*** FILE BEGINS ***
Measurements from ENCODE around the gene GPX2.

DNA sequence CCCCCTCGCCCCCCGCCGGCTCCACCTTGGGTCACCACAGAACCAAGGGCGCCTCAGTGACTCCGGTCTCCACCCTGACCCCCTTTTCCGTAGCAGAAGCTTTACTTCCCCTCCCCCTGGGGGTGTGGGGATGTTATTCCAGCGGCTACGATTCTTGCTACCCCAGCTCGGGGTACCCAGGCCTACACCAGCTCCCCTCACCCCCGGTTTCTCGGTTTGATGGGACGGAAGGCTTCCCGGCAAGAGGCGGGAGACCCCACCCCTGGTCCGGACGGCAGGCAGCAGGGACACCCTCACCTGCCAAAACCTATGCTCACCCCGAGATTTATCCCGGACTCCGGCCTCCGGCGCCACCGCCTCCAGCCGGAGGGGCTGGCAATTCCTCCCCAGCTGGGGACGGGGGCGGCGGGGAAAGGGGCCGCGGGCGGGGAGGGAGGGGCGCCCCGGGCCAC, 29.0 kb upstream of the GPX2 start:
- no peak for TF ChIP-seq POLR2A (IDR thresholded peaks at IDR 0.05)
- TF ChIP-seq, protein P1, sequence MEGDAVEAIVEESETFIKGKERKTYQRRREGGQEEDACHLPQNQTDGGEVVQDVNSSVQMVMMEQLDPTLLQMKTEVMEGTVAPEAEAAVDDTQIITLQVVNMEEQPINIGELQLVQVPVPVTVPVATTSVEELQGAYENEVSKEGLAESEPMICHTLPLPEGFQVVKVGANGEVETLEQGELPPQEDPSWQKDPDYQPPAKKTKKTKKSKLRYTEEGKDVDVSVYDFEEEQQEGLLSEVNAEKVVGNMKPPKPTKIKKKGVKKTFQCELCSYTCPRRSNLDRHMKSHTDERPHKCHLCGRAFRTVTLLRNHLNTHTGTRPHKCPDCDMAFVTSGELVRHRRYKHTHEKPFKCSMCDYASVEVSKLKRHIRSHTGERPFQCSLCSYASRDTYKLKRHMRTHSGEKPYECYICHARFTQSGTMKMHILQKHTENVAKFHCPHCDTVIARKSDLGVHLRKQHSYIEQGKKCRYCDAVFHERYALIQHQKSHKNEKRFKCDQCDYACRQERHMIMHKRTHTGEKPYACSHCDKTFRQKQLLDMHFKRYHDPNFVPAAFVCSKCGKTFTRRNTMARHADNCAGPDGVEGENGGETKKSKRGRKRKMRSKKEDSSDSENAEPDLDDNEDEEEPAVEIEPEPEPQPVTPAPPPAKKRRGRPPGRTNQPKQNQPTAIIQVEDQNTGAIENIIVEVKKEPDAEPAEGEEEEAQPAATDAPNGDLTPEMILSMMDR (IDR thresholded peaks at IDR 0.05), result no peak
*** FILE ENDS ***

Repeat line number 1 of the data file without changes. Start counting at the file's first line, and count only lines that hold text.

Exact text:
Measurements from ENCODE around the gene GPX2.